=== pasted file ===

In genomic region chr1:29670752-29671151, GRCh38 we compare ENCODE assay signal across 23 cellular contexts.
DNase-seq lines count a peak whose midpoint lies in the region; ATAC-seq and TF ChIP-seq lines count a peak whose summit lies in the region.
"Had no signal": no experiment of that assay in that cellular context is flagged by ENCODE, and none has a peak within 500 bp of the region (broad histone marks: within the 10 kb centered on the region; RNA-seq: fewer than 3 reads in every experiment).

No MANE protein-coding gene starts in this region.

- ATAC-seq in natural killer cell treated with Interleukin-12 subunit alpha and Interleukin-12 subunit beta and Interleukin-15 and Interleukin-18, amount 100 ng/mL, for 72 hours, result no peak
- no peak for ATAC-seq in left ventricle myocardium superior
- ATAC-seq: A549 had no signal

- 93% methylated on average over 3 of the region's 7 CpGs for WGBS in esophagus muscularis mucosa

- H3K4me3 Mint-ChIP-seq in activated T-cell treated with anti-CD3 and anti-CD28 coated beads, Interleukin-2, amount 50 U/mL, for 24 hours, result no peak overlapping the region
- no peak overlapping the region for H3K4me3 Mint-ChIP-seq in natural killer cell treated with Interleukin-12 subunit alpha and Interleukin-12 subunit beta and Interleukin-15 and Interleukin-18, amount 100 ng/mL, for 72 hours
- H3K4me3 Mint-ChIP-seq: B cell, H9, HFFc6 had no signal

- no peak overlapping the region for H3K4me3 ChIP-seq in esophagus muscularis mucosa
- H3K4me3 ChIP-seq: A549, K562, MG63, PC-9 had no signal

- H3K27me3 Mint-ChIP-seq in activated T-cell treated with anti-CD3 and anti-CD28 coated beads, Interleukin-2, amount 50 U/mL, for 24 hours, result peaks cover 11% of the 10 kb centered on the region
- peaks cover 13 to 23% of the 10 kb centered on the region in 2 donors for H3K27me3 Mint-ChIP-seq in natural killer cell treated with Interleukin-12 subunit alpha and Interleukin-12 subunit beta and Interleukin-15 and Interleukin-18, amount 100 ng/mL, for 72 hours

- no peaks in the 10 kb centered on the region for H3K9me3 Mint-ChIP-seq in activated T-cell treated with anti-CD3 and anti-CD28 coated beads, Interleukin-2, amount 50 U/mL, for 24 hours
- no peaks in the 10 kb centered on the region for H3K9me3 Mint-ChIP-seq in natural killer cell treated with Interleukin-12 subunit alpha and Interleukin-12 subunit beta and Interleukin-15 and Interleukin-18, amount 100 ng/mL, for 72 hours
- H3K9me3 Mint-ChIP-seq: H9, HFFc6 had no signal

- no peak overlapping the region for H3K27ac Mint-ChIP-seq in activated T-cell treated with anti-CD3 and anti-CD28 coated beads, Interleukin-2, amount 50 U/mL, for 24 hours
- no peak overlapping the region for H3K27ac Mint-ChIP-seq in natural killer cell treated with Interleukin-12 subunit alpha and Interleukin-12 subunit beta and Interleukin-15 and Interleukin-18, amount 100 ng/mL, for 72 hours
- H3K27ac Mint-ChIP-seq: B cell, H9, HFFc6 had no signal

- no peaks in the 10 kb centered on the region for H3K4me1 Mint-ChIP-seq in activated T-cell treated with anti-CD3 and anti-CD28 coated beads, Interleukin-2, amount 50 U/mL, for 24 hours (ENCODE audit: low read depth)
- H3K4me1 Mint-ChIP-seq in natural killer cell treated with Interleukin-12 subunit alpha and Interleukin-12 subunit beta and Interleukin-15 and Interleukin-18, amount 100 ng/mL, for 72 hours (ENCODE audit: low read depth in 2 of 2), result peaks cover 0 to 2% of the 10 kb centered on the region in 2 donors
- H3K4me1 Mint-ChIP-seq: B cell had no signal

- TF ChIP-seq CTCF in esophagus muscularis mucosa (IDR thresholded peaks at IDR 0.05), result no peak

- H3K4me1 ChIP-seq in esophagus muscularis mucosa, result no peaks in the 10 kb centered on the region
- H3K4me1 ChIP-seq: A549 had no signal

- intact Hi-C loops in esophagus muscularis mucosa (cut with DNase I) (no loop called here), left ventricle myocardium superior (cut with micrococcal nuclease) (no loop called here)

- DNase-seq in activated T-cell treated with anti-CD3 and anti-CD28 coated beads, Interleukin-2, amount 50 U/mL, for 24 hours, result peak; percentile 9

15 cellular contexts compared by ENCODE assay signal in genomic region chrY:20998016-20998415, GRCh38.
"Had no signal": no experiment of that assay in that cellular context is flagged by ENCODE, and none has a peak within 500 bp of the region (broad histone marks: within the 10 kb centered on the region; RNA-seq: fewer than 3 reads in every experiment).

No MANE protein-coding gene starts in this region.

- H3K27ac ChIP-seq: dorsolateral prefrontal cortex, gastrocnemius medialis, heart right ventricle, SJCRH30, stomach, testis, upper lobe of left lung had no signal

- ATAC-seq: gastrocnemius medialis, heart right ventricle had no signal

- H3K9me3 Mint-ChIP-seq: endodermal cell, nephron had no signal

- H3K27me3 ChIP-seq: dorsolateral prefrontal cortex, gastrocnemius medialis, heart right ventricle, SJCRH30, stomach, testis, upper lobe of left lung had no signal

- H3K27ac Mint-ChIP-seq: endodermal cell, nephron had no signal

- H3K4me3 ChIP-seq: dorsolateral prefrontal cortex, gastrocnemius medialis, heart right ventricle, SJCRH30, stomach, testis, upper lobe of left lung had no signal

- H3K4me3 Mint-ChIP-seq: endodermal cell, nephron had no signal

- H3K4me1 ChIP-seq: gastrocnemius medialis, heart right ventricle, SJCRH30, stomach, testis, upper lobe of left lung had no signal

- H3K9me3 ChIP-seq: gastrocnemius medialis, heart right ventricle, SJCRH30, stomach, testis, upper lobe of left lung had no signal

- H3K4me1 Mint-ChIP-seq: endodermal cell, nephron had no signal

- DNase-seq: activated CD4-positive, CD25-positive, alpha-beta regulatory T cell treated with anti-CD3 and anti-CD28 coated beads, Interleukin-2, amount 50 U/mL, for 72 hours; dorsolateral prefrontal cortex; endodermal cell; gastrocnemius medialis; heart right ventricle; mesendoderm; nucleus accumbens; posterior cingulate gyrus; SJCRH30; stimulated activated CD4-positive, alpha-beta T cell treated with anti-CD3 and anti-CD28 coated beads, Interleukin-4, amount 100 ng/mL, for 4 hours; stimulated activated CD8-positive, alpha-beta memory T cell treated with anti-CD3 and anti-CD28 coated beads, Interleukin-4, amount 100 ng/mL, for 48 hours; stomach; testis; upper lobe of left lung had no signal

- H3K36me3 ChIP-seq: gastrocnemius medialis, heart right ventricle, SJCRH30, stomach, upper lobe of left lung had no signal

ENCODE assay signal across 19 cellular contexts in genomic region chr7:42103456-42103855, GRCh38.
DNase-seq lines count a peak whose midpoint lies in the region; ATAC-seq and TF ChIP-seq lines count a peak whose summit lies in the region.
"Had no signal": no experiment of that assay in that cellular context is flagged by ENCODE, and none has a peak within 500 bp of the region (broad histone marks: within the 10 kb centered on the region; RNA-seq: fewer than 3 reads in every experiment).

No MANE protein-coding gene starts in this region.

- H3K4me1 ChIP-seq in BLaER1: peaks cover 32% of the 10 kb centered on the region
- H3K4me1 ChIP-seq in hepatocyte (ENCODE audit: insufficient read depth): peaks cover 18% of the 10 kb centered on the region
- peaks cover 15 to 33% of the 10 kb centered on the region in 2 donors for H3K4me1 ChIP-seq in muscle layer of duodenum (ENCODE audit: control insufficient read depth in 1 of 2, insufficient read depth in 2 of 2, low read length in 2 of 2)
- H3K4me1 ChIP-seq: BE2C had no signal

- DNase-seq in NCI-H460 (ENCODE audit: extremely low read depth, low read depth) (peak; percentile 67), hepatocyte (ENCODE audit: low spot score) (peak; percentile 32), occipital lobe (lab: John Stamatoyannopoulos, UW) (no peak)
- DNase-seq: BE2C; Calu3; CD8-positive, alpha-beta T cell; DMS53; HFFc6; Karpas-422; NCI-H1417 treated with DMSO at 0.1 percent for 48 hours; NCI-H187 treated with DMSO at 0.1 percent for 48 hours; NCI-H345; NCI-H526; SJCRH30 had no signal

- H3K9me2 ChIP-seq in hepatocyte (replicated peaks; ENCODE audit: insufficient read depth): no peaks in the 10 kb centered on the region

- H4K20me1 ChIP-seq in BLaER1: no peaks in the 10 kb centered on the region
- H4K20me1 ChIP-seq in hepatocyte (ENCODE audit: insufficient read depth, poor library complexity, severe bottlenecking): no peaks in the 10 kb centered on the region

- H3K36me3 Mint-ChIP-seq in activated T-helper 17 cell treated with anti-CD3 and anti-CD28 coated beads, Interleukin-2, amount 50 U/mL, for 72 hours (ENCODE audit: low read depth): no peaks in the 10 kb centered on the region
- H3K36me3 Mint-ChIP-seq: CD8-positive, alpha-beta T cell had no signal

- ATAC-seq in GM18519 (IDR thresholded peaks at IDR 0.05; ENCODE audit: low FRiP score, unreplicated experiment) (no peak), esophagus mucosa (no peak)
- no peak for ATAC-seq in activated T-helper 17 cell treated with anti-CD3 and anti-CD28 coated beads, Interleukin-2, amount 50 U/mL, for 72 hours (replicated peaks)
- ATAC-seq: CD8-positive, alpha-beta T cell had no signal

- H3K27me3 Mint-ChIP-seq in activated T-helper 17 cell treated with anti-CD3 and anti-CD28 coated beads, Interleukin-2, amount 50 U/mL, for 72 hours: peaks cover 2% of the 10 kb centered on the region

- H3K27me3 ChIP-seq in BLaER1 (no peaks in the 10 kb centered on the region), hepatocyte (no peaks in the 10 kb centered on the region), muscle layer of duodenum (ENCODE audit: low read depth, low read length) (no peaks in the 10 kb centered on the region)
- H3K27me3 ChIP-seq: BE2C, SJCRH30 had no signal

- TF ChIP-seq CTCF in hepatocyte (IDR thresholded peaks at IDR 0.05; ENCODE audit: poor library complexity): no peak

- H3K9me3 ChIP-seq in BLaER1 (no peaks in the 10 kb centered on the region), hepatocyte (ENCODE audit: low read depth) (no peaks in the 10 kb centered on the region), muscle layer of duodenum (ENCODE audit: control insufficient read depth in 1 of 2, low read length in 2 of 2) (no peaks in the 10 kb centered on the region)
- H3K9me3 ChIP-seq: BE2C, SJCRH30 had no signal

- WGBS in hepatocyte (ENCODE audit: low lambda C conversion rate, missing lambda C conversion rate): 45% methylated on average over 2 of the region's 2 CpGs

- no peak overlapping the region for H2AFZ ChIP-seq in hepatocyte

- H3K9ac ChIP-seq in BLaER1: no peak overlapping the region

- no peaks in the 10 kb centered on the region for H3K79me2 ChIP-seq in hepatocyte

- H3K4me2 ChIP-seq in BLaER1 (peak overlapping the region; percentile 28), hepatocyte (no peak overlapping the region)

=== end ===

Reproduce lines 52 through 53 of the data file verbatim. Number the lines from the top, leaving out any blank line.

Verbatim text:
- H3K4me1 ChIP-seq: BE2C had no signal

- DNase-seq in NCI-H460 (ENCODE audit: extremely low read depth, low read depth) (peak; percentile 67), hepatocyte (ENCODE audit: low spot score) (peak; percentile 32), occipital lobe (lab: John Stamatoyannopoulos, UW) (no peak)